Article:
Developing trading partners
of the future
In the wake of Brexit, the government has expressed its ambition to be an outward-facing, globally engaged Britain. The new Secretary of State for International Development, Priti Patel, has reaffirmed this ambition and been robust in her defense of aid in the national interest. The Secretary of State has also on a number of occasions expressed an interest in exploring how aid can be used to help develop new trading relationships with our overseas partners. The Government’s UK aid strategy states our aim is to tackle instability, promote economic development and build resilience in the interest of UK national security, boosting
trade and investment and mitigating the impacts of migration, climate change and global pandemics. It is in this context that we convened our panel to provide cross-Whitehall insights as well as the views from overseas partners and those delivering projects on the ground of what is working and what approaches we should be pursing to boost trade and investment and build prosperity in the UK and overseas.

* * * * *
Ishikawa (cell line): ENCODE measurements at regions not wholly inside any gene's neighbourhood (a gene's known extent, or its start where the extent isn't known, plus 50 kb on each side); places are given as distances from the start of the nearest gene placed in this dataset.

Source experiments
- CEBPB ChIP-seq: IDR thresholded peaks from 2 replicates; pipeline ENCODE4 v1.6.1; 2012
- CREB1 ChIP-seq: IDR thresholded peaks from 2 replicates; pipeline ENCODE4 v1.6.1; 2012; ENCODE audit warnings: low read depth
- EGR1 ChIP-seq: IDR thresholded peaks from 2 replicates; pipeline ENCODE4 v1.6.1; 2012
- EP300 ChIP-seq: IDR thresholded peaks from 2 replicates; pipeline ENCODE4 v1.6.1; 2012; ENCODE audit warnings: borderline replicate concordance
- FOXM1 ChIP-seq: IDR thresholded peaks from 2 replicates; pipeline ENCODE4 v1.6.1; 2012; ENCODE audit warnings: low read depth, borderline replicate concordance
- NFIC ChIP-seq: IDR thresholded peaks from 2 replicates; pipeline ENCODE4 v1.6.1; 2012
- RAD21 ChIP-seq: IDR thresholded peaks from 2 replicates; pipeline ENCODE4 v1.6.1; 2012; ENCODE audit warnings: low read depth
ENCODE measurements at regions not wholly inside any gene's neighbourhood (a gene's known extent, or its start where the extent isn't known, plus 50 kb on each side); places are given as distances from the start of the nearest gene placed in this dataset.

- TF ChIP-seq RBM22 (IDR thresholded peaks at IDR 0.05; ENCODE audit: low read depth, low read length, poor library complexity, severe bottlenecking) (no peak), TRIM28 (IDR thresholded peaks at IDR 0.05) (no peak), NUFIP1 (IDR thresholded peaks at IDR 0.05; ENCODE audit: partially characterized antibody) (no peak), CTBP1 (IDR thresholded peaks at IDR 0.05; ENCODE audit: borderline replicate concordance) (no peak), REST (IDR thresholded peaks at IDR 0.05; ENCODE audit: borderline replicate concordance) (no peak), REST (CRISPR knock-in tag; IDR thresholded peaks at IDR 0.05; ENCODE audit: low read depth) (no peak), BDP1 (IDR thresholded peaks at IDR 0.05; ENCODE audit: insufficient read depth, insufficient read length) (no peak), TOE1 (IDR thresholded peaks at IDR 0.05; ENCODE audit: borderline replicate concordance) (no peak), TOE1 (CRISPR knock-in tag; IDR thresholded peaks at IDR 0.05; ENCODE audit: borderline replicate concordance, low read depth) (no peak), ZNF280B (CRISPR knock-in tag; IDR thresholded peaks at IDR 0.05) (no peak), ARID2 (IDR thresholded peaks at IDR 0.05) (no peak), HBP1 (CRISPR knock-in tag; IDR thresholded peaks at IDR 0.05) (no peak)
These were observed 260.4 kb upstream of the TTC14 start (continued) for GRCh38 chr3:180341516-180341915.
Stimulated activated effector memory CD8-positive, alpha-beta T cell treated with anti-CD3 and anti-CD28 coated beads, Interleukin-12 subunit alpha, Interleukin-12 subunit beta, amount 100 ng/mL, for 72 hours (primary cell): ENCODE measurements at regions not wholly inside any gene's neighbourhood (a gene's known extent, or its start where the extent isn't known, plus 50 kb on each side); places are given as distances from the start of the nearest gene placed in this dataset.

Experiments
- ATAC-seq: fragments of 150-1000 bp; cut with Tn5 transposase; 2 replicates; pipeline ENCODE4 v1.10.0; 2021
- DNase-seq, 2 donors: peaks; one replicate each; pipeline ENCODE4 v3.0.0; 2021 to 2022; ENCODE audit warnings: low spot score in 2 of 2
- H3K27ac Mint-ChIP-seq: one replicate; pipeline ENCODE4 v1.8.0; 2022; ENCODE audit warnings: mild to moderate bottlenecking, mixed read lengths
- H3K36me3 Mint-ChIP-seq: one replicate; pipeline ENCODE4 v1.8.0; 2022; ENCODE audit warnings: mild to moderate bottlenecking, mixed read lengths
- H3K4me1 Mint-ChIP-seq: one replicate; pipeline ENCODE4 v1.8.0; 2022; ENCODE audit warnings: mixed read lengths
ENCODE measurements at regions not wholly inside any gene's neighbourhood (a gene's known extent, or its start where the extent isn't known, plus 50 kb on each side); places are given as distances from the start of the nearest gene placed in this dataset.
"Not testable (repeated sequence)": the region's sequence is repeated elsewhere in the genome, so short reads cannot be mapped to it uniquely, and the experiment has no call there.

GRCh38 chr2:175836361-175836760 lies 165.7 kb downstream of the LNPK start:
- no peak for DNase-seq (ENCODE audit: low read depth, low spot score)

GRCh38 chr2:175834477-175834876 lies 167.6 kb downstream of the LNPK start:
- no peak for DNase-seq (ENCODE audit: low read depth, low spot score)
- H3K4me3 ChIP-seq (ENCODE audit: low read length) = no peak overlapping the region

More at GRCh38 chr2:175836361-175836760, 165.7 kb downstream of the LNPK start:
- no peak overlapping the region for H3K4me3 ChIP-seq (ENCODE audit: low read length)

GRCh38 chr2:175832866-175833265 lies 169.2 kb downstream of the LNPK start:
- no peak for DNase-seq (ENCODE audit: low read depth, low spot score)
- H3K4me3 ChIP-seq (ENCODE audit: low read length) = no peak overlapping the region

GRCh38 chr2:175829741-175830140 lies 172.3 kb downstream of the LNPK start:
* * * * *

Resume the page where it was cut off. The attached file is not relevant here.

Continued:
Lord Popat, Prime Minister’s Trade Envoy for Uganda and Rwanda
Lord Popat of Harlow. Image Source: lordpopat.com
Lord Popat was asked to elaborate on the challenges and opportunities to developing greater trading partnerships between the UK and African countries.
He spoke of the great potential in Africa and a great opportunity for British businesses to play a leading role in Africa’s future growth. The UK’s share of trade in Africa has fallen from over 25% to 4% within 30 years due to the emergence of new emerging economies investing in the continent and reticence amongst UK businesses to trade with Africa. Government and companies have a lot of work to do to harness this potential. Some very specific things he mentioned were the availability of direct flights throughout Africa and negotiating very specific trade and investment arrangements with Rwanda and Uganda.
He recognized that while trade is important, aid is also important in terms of putting in place some of the building blocks.
H.E. Yamina Karitanyi, High Commissioner of Rwanda to the UK
The High Commissioner recognised the strong relationship Rwanda has with the UK and that it was a relatively new relationship. Before the genocide, Rwanda did not have a relationship with the UK.